Data collection is continuing, but it is now up to me to begin to apply mathematical models which will help to make sense of all of these data in one (more-or-less) coherent framework. Ultimately, I am aiming to understand the system to the point where it is possible to make robust, defensible recommendations for conservation strategies. Scientists often prevaricate on communicating the results of their work to decision-makers for fear of making “biased inferences” (i.e. incorrect conclusions, caused by a lack of sufficient data). I’ve always strongly seen conservation biology as a science with a deadline: more than most scientific endeavours, it is constantly being challenged and pushed on by the day-to-day pace of human activity. Michael Soulé called it a “crisis discipline” in which “one must act before knowing all the facts”. What this means is that, whilst the mathematical models are essential for gaining insights from your data, we cannot be afraid to go that extra step and make clear, brave inferences beyond what the statistics may allow.

I’m reminded of the need for pragmatics on a daily basis: from the endless oil palm plantations I have to drive through to get to study sites or, whilst setting up a camera-trap, the rumble of a fully-laden logging truck winding along a distant road.

Anyway, see below for some highlights from the cameras so far…

Written September 2011

Posted in Conservation, Field work, Rainforest Fauna, Scientific Research | Tagged , , , | 1 Comment

What does a logging truck mean?

Worryingly, I just passed 9 logging trucks on the road to the Maliau Basin. In fact, I hear that the trucks have been coming thick and fast along this road for the last 6 months. It’s very difficult to get concrete information on the timings, location and intensity of logging in Sabah (as elsewhere in Malaysia), but this seems to indicate a dramatic rise in the rate of logging around Maliau.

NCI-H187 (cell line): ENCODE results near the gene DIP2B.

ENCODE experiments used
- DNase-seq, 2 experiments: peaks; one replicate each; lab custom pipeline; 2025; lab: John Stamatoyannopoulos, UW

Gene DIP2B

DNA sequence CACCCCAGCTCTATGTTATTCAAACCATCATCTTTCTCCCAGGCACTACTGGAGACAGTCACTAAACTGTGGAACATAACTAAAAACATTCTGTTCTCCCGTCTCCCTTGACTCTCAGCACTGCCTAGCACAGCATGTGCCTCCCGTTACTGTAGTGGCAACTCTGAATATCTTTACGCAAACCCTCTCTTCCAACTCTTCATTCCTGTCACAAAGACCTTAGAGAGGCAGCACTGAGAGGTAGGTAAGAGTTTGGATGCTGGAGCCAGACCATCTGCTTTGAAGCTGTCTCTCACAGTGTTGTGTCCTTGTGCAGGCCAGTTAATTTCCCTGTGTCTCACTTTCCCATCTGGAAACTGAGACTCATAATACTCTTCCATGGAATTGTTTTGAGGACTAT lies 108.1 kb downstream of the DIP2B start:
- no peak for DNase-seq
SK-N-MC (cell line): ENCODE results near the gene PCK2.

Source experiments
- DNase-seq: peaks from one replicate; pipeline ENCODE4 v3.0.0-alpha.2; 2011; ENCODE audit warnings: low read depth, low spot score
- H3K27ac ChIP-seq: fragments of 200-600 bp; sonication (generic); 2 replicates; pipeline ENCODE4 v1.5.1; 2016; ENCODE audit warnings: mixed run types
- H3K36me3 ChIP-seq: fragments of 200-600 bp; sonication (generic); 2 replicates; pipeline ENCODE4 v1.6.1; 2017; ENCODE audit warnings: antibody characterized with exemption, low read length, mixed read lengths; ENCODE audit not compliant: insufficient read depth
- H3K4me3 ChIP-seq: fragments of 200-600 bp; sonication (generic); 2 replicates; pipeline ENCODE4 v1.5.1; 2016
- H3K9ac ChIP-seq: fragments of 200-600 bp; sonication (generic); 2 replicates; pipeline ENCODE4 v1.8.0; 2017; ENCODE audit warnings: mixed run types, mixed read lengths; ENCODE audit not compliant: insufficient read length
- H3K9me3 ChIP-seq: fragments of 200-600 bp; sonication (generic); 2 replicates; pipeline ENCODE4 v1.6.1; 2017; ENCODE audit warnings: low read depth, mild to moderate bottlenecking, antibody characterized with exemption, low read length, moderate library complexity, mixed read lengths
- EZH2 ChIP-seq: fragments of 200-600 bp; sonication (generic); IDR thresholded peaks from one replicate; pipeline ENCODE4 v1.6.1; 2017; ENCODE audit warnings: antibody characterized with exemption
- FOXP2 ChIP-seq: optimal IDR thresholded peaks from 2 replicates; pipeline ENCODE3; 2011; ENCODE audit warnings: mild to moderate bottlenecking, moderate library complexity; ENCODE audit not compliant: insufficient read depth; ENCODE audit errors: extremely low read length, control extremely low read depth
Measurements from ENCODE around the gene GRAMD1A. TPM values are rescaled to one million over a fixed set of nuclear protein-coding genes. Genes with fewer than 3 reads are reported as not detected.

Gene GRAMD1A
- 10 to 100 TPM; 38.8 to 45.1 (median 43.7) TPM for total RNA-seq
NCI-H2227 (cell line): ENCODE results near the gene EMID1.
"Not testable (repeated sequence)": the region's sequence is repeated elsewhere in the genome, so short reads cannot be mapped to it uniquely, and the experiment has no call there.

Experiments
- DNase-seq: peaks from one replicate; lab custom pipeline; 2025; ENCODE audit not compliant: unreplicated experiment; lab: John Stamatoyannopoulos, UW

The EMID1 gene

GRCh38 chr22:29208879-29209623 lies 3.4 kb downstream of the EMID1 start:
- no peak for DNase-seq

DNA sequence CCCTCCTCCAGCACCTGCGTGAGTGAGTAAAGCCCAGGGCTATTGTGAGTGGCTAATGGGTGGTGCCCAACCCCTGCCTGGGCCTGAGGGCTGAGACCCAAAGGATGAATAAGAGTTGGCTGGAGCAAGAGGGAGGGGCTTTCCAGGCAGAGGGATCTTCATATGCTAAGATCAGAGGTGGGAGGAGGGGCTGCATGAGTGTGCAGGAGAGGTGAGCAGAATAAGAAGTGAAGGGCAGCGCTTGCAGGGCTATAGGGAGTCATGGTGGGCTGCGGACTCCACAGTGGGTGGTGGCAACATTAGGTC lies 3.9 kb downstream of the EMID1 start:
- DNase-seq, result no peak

To convert these 9 logging trucks into something tangible, we can carry out a quick back-of-the-envelope calculation into what this might mean for the forests in this area. It goes something like this:

I counted between 12 and 30 logs on each truck: we’ll take a conservative average of around 20 logs per truck. I was observing the road for 2 hours, but I was travelling at around 60 kph for that time. So this is equivalent to sampling ~120 km of road. Given that a logging truck probably does around 50 kph, it would take about 2.4 hours for it to do the same journey. So, if I had remained stationary at the beginning of the road, it would have taken 2 + 2.4 hours to observe all 9 trucks. From this, we have a rough rate of about (9 / 4.4 = ) 2 trucks per hour coming out of the area. Assuming trucks only emerge during a 10-hour working day (which we know to be a fallacy, at least, in other areas), we can therefore say that 20 trucks came out that day, or (20 x 20 =) 400 trees.

Is this a big number? We can take a further leap of faith, using a figure for the number of logs (principally dipterocarp trees) that logging operations usually remove per hectare: around 15 (Curran et al. 1999, Science 286: 2184). This means that the 400 trees we calculated coming out in a single day represented 27 hectares of trashed forest. And this doesn’t include the forest destroyed to access, fell and transport these logs (skid trails, secondary roads, crash sites, logging camps etc). For the forest directly disturbed to access these logs, we can probably add an additional 15% onto our 27 hectares if we are being conservative, so 31 ha. Converting this to the standard SI unit of forest loss, this equates to about 50 football pitches! Obviously we should take this figure with a generous pinch of salt, but we’re probably in the right ball-park.

Maybe it’s just me, but this sounds like a lot of forest. What do you think?

The image of the lumbering logging truck, groaning under the weight of rainforest logs, is so often used that it’s easy to become desensitized to it. Regardless whether this calculation is worth the blog it’s written on, it still serves to remind me what a logging truck really represents.

Written May 2011